By Ed Brock
To look at 19-month-old Vania Butler today, it's impossible to tell that she almost died before she could begin living.
Born when her mother Varndura Butler was only six months pregnant, Vania weighed two pounds and two ounces when she entered the world.
"They took my class ring when she was born and put it over her hand and slipped it up her arm to her shoulder," said Vania's father Vinson Butler.
Now Vania weighs in at 22 pounds, the normal weight for a 19-month-old.
The Butlers, who live in Jonesboro, are this year's South Metro March of Dimes "Ambassador Family" for Clayton County. They represent the success of the March of Dimes' efforts to fund research and treatments for premature babies like Vania.
As the March of Dimes continues to gather donations and prepare for its "WalkAmerica" fundraiser scheduled for April 24 at Starr Park in Forest Park, the Butlers, primarily Varndura Butler and Vania, have been appearing at various events, with mom telling their story.
At 11 a.m. on July 27, 2002, Varndura Butler's water broke while she was getting ready to go somewhere with her mother. None of the seven children she had had before had been born premature, so she was shocked. Despite all that the doctors did to try to prevent the birth, Vania was born while Vinson Butler had slipped home for a shower.
"She just was ready to get here," Varndura Butler said. "Even now she thinks she's going to miss something. She stays up late as she can with her dad."
The prognosis for Vania was not good and she spent the first weeks of her life in the Neonatal Intensive Care Unit at DeKalb Medical Center. Today she is happy and healthy, quick to smile and loves to play with her father's 2?-year-old Rottweiler Zeus.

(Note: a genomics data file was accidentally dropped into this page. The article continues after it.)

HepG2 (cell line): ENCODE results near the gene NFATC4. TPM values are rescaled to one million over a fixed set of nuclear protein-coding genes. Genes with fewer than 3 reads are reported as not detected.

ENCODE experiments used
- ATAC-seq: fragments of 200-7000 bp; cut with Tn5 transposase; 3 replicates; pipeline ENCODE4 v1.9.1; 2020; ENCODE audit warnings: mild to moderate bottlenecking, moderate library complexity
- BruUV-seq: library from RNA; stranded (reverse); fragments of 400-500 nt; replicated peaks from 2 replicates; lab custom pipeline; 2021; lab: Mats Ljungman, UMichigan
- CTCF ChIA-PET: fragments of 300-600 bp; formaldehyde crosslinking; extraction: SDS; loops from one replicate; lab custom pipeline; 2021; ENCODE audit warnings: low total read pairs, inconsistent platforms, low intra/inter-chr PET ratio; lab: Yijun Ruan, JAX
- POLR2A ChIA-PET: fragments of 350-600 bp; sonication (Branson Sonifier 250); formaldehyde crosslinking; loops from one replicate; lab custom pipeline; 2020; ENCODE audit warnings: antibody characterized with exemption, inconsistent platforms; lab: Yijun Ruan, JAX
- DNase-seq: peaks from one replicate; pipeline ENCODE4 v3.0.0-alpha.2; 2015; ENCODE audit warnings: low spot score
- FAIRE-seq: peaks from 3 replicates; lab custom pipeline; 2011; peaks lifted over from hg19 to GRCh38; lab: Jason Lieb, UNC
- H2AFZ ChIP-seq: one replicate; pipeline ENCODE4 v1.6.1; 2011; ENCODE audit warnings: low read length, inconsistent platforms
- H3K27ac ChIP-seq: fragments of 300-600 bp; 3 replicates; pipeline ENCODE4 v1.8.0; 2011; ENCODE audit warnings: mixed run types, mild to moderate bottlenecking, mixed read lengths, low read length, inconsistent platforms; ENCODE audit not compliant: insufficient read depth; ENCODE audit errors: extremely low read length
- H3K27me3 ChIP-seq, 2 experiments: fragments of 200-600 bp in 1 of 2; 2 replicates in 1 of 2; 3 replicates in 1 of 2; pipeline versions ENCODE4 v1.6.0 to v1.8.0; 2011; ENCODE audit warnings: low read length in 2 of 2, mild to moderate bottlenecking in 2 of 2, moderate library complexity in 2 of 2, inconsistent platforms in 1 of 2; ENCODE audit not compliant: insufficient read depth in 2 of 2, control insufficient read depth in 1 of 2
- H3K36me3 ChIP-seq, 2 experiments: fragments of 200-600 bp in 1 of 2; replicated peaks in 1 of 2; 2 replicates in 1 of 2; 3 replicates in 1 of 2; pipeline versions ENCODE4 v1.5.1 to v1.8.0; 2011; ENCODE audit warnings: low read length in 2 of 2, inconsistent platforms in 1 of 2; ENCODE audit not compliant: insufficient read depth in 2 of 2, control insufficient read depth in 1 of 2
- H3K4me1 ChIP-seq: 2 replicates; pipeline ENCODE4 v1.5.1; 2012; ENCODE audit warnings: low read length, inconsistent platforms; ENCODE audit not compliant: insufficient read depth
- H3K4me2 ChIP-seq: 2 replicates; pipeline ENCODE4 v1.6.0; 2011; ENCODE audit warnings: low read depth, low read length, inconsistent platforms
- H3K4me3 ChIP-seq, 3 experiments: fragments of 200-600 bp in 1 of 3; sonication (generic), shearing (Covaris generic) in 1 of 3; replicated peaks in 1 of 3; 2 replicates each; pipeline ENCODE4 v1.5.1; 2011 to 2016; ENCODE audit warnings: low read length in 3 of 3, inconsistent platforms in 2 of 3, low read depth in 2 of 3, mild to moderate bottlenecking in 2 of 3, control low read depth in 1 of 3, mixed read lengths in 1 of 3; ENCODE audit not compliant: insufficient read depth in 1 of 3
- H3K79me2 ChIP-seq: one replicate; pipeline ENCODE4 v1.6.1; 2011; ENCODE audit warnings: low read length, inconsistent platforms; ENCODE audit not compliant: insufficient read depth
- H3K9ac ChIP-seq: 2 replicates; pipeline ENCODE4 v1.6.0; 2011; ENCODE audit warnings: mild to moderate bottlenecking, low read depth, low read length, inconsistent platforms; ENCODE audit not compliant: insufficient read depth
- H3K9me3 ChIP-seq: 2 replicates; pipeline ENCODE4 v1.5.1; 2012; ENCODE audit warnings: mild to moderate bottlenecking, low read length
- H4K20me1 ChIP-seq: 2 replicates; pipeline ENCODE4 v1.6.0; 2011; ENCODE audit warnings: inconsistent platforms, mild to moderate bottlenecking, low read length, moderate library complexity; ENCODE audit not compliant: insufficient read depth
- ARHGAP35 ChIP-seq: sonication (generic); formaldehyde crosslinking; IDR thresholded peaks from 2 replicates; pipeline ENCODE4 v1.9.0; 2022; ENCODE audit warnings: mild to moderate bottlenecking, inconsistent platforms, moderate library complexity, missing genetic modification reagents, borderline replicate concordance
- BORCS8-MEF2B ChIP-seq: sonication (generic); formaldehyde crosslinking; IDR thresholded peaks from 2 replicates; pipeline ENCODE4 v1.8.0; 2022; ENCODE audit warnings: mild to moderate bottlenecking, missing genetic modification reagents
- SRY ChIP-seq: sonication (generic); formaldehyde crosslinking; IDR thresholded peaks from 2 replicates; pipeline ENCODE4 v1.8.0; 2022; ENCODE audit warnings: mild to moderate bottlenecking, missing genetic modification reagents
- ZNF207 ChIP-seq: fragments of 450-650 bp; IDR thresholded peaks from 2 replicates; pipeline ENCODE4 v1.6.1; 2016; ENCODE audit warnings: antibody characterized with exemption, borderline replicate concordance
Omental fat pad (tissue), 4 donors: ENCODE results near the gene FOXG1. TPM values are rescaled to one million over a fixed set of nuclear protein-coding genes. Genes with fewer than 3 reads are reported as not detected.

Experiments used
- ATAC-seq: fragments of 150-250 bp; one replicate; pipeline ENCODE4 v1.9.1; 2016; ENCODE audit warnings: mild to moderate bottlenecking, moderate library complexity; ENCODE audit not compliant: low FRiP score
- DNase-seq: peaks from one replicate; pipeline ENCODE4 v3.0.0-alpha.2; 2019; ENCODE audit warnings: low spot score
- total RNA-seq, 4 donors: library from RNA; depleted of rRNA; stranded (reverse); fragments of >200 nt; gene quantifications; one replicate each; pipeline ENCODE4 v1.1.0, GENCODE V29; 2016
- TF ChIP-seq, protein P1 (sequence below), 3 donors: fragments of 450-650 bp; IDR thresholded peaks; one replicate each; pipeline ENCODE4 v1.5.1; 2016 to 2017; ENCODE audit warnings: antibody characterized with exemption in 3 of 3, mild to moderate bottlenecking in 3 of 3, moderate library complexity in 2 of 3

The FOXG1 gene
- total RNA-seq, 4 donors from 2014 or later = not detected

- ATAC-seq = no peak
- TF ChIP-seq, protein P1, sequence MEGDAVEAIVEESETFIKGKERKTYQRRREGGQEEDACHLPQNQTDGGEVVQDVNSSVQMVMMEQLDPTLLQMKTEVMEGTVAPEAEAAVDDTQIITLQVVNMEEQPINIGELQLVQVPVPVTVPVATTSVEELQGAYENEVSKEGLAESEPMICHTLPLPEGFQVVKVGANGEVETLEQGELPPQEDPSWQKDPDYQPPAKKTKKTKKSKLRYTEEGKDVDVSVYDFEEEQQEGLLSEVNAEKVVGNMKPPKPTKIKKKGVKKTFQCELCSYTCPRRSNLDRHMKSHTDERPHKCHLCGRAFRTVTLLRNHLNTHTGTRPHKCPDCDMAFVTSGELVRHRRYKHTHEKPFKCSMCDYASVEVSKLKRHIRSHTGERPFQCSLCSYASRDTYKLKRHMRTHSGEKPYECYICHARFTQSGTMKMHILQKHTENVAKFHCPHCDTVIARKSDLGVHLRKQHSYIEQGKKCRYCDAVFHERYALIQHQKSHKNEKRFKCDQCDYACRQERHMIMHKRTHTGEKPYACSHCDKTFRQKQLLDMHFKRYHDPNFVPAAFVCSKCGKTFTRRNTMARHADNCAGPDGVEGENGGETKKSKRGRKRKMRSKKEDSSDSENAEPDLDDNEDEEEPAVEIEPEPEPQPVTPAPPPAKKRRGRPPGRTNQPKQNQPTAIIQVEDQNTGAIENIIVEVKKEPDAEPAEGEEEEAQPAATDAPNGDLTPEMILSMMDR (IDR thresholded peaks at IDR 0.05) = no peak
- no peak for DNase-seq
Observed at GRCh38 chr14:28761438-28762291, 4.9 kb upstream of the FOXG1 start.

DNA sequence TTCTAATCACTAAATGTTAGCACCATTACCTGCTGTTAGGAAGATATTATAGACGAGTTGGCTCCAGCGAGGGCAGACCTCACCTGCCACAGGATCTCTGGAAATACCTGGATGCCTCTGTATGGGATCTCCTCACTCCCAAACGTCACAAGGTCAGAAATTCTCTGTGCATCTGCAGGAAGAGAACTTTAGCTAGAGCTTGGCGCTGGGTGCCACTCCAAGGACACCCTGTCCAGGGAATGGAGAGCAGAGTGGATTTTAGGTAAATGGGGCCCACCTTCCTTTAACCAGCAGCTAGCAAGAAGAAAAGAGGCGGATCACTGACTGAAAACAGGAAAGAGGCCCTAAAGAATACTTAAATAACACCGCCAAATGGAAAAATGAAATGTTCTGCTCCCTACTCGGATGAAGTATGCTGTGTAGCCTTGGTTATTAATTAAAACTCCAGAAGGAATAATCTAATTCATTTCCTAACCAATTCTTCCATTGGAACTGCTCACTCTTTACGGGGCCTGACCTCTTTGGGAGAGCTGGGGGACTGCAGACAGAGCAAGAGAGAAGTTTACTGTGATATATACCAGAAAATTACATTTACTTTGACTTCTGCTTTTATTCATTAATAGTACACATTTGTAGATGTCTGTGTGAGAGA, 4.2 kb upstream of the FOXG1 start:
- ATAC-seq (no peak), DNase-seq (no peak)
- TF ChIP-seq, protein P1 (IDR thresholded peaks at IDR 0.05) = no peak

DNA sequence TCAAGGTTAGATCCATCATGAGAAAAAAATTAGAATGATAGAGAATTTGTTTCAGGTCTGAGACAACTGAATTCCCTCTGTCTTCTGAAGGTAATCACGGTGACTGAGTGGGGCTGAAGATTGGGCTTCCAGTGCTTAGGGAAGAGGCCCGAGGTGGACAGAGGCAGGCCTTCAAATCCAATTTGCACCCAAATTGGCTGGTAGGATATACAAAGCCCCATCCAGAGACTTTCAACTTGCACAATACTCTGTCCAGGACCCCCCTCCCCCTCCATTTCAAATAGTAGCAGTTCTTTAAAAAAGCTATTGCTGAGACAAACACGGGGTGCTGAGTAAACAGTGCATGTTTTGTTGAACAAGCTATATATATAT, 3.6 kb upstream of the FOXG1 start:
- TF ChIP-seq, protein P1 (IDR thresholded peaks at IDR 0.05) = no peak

That is thanks in part to the efforts of the March of Dimes, the Butlers said.
"The technology they funded makes it possible for ?premies' (premature babies) to make it," Varndura Butler said.
About 100 teams are working in Clayton County to drum up more money for this year's WalkAmerica, March of Dimes spokeswoman Heather Scheftel said. The March of Dimes goal is to raise $275,000 in the south metro area.
Tuesday is "bank day," Scheftel said, the day when the teams will bring in the money they've raised so far and tally it up to see how close they are to that goal. Other events have also been held so far, such as the "Mile of Dimes" fundraiser at Forest Park High School that was held two weeks ago.
That fundraiser did well, but Scheftel said they are thinking about holding it in conjunction with the school's homecoming next year.
"I think that would be a good way to draw attention to it," Scheftel said.
WalkAmerica, in which the teams are sponsored to spend the day walking a three-mile course around Forest Park, starts at 9 a.m. Kiwanis Club members like Lou Hisel will be at the park to provide food and incentives like caps and T-shirts and to man refreshment tables along the route.
"It is the largest (Kiwanis) division-wide project," Hisel said, adding the event has been going on for about 40 years.
Scheftel said people interested in joining the walk or just making donations should call (404) 350-9800 or just show up on the day of the walk and bring some money. People who raise $100 for the cause get a WalkAmerica T-shirt. The high figure shouldn't discourage anybody, Scheftel said.
"It's all for the babies," Scheftel said. "It's a very attainable goal."